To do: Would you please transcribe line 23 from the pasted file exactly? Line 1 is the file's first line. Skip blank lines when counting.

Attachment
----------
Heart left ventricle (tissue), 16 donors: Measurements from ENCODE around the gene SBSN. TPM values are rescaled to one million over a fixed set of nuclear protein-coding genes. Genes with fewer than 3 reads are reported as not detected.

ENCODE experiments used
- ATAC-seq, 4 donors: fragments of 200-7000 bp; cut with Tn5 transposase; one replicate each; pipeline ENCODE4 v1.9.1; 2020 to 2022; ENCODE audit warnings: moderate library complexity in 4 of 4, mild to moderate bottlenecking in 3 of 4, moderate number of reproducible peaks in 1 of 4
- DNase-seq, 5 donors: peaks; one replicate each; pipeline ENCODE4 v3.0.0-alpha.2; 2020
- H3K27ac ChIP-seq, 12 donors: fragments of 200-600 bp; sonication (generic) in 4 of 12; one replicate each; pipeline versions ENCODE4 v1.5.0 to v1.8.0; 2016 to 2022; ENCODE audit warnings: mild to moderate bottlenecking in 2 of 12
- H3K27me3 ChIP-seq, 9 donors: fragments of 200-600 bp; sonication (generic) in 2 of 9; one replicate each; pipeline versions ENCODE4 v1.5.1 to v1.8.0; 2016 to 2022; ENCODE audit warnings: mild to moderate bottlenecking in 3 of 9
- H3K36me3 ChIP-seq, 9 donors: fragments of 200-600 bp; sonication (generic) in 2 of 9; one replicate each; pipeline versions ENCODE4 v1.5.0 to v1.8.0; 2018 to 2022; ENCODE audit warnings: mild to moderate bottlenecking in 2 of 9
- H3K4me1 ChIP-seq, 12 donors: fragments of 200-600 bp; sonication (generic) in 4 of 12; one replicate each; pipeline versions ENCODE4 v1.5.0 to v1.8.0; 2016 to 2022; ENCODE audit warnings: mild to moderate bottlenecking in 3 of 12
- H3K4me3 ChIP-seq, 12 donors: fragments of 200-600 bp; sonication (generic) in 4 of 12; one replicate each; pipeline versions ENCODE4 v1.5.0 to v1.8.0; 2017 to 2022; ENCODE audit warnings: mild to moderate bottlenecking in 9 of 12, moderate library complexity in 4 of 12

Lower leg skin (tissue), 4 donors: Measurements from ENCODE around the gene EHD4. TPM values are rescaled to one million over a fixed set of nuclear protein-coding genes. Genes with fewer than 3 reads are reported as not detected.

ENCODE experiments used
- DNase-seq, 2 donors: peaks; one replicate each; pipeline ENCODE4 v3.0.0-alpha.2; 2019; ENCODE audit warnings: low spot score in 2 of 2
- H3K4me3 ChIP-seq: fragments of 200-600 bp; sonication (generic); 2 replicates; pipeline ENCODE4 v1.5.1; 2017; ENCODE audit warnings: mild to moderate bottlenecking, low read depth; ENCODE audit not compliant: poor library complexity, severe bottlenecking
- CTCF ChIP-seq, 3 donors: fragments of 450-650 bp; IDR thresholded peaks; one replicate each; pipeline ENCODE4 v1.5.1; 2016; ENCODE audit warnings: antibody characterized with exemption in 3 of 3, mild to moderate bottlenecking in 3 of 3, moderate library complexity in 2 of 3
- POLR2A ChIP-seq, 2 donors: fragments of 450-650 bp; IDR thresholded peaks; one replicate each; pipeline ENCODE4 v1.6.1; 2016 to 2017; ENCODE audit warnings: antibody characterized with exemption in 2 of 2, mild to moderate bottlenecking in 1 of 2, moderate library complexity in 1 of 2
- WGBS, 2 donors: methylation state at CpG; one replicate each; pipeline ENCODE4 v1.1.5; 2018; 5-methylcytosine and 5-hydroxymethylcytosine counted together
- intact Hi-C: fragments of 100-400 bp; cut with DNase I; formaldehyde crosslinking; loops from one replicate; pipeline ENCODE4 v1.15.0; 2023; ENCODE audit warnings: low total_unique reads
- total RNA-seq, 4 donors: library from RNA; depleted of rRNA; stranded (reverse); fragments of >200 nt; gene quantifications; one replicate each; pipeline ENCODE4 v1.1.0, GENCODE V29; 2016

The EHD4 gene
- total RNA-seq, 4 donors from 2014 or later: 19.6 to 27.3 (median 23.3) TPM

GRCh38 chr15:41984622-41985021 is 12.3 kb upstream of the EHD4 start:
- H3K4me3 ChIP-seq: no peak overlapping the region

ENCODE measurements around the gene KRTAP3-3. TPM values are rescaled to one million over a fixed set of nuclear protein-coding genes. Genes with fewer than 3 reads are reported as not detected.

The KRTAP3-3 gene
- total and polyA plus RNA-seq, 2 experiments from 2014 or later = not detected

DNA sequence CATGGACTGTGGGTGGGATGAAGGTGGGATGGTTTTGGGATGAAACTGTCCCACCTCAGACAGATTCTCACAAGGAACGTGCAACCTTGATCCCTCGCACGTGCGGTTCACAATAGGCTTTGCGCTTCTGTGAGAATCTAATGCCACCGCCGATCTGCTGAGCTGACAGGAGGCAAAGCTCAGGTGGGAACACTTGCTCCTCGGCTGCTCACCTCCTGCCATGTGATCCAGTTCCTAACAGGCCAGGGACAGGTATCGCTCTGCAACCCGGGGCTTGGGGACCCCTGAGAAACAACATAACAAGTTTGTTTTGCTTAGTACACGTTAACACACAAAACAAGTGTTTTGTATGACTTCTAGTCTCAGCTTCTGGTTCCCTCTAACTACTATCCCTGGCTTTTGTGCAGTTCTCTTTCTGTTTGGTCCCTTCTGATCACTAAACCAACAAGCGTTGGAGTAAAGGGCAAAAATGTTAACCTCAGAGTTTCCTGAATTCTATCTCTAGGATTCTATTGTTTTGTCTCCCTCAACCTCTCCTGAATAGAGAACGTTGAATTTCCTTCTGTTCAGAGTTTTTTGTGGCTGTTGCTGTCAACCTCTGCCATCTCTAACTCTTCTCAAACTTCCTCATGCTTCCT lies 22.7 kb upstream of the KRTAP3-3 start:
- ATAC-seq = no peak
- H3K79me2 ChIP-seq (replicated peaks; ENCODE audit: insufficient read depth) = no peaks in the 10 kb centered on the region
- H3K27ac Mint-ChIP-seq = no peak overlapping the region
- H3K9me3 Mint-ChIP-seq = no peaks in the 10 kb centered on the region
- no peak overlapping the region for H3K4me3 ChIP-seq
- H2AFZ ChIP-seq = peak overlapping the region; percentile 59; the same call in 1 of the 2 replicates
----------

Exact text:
ENCODE measurements around the gene KRTAP3-3. TPM values are rescaled to one million over a fixed set of nuclear protein-coding genes. Genes with fewer than 3 reads are reported as not detected.